On maternal instincts and the matriarchy.

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Photo by Thiago Cerqueira on Unsplash

A couple of weeks ago, I talked about remothering yourself — what it means, what it looks like, why it’s important, and how you can do it. It got me thinking a lot on where I stand on my own version of mothering — and my current thoughts on if I will ever have children of my own.

This is the truth: I had genuinely never thought about having children, or even asked myself if it was something I wanted. It was just something I… assumed would probably happen. Like sort of how abstractly you know that your hair will turn gray one day. It’s just a fact of life and rarely do you get asked your opinion on it. Rarely did I ask my own opinion on it.

It’s only been the last few years that I’ve been thinking long and hard about what mothering will look like for me.

And it’s confusing. Because I have POWERFUL MATERNAL INSTINCTS! Like… I’m the mother hen at work. There is no question in my mind I would throw myself out of a window if it meant it would make the lives of my niece and nephews even a little bit easier. I don’t like this term necessarily, but I have a LOT of protective mama bear in me. And I’m genuinely fabulous with children of all ages — I love them and they love me. I see so much beauty and possibility and vulnerability in new and small souls, and I adore being around them.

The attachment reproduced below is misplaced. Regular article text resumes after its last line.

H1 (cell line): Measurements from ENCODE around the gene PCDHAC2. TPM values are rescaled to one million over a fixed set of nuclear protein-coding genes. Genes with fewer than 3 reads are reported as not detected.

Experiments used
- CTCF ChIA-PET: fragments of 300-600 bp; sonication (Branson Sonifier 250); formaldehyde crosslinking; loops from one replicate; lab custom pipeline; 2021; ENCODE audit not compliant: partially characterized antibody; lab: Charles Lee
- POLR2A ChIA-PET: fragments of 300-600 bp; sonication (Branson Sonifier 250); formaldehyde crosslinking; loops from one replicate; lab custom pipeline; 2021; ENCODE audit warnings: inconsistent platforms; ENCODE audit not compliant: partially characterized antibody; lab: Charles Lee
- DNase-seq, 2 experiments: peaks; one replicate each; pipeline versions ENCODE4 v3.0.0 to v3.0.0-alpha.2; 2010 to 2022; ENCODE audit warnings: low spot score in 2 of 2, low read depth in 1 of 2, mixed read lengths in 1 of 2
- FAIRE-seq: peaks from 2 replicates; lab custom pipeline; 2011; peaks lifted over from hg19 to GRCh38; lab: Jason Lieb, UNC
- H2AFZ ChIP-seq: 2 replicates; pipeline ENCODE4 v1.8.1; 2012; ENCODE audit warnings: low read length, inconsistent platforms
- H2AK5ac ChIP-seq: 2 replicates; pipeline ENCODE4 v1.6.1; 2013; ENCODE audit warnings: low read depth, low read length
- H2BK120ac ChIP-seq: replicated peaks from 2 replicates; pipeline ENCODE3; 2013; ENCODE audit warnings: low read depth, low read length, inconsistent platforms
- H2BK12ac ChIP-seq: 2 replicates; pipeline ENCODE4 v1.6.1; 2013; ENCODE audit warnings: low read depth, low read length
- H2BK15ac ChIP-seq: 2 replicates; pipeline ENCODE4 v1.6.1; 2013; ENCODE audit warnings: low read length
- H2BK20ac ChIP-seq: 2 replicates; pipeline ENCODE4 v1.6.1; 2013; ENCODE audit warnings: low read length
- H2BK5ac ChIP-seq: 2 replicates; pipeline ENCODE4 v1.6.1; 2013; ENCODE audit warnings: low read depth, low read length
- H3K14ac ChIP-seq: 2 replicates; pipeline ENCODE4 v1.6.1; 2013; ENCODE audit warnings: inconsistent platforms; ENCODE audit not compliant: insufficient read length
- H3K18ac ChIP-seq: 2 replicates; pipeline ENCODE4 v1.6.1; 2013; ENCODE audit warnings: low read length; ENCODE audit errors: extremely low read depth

That said.

I am starting to wonder if my maternal instincts exist for a different purpose in this world — for the healing and empowerment of others. Whatever my path, I know I want do want to continue to mother. And I think, in a lot of ways, I already do mother. If mothering means help guiding, healing, reflecting, accepting, loving. I do it for my clients; my employees; my friends; my sister. Myself.

Mothering, I’m good at. And I think if we want to grow and heal as a society, mothering — whether biologically, traditionally, or in other ways, is going to have to take front and center, for and by all of us. We have a lot of work to do on who we are and how we care for one another.

I also think it is critical to support mothers and those who want to have children in this society, not least because it’s a hyper-feminist issue. So it’s very important to me to understand, even if I’ll never have kids of my own, what mothers in this society are actually going through so that we can support them and eventually create the matriarchal society of my dreams. Because even if you are childless, dislike children, never want to have them: inevitably a large percentage of women will. So to support women, I believe we should support mothering and work as hard as we can to understand the perspective of mothers.

Because I was curious for the reasons above about what maternal instincts and motherhood has mean to people I know and love, I asked a few friends who are moms to share a little bit about what being a mother means to them. These four (Lian, Jessica, Julie and Lauren) are my closest friends from middle school, which means we’ve known each other all for 25+ years and yes, we are thisclose to having our bodies crumble into dust. Two live in Virginia; two in Silicon Valley. Two are Asian-American; two are white. Two had their first baby at age 38; two started in their early 30s and now have three children each. Two went back to work; two stayed at home for at least part or almost all of their motherhood so far. Most critically, all four have been peed and vomited on by their children on the regular.